A group of Democratic senators says United Airlines hasn’t responded to their questions about an incident earlier this month in which a passenger was forcibly removed from a flight after refusing to give up his seat for crew members.

“I am disappointed and troubled that United Airlines has so far failed to answer basic questions about the troubling incident aboard Flight 3411,” said Sen. Maggie Hassan (D-N.H.) “No passenger should ever experience the mistreatment that we all saw on that United flight. I will continue to use all of the tools at my disposal, including introducing new legislation later this week, to help prevent such an incident from happening again and to strengthen consumer protections for the flying public.”

After video surfaced of David Dao, 69, being pulled from his seat by aviation security officers, a group of senators led by Hassan, Brian Schatz (D-Hawaii), Richard J. Durbin (D-Ill.) and Charles E. Schumer (D-NY) sent a letter to United chief executive Oscar Munoz demanding a more detailed account of what happened on the plane and a clearer understanding of the airline’s policy on removing ticketed passengers after they’ve boarded a  flight.

They gave the airline until Apr. 24 to respond, but have heard nothing. Officials at United did not respond directly to questions about when they will respond to Hassan and Schatz’s letter but emailed a statement outlining some of the actions they have taken.

“United Airlines continues to focus on making this right, as no one should ever be mistreated this way,” the airline said in the statement. “As part of our commitment to our customers, we are in the process of conducting a thorough review of our policies. We have already committed we will not ask law enforcement officers to remove passengers from our flights unless it is a matter of safety and security.  Second, we issued an updated policy to make sure crews traveling on our aircraft are booked at least 60 minutes prior to departure.”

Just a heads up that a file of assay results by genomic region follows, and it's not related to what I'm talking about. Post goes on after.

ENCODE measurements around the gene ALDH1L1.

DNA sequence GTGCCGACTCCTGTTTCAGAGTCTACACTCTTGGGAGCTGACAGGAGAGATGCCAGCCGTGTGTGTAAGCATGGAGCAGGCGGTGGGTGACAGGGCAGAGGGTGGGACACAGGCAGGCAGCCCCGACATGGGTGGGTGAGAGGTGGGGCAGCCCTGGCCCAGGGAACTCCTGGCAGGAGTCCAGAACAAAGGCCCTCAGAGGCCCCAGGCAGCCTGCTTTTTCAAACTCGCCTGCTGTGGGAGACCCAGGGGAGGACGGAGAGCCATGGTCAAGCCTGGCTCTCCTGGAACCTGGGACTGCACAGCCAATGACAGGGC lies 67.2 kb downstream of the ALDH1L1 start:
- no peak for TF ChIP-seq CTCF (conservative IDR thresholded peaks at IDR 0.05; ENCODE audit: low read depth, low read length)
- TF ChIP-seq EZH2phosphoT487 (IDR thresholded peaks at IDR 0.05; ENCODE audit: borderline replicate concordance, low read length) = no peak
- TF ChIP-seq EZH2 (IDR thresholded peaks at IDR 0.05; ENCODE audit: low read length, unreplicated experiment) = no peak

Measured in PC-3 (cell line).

Hassan and Schatz are expected to introduce legislation this week designed to prevent future incidents like the one that took place on United flight 3411. The goal is to strengthen protections for passengers. Other legislators have also indicated they plan to introduce legislation in the wake of the Apr. 9 incident.

Also signing the letter were Sens. Edward J. Markey (D-Mass.), Chris Van Hollen (D-Md.), Ron Wyden (D-Ore.), Richard Blumenthal (D-Conn.), Tammy Baldwin (D-MN), Robert P. Casey Jr. (D-PA), Amy Klobuchar (D-Minn.), Al Franken (D-Minn.), Catherine Cortez Masto (D-Nev.), Cory Booker (D-N.J.), Mazie K. Hirono (D-Hawaii), Tammy Duckworth (D-Ill.), Tom Udall (D-N.M.), Mark R. Warner (D-Va.), Robert Menendez (D-N.J.), Sherrod Brown (D-Ohio), and Jack Reed (D-R.I.).

Senate Democrats aren’t the only officials frustrated by the lack of information from the airline.

United and the Chicago Department of Aviation also failed to meet an April 20 deadline to respond to questions from the leaders of the Senate Commerce Committee.

In a letter sent to leaders of the Senate’s Commerce, Science and Transportation Committee and the Subcommittee on Aviation Operations, Safety and Security, Munoz outlined concrete actions the airline has taken in light of the dragging incident. He said they will provide answers no later than April 27 — just three days before Munoz pledged to publicly release the results of an internal investigation.

Likewise, Ginger S. Evans, head of the Chicago Department of Aviation, which manages O’Hare, and the three officers involved in the April 9 incident, asked for an extension until April 26, “ … in order to ensure the completeness of our response.”

Committee members were not happy with the request.

“We’re disappointed that neither United Airlines nor the Chicago Department of Aviation has yet provided substantive answers to the straightforward questions we asked about the forcible removal of a passenger on April 9, 2017,” wrote Sens. John Thune (R-S.D.), Bill Nelson (D-Fla.), Roy Blunt (R-Mo.) and Maria Cantwell (D-Wash.) “Getting answers for the public about what happened and what can be done to prevent such an incident from happening again is a priority for the members of our committee. We find any further delay in getting necessary answers unacceptable.”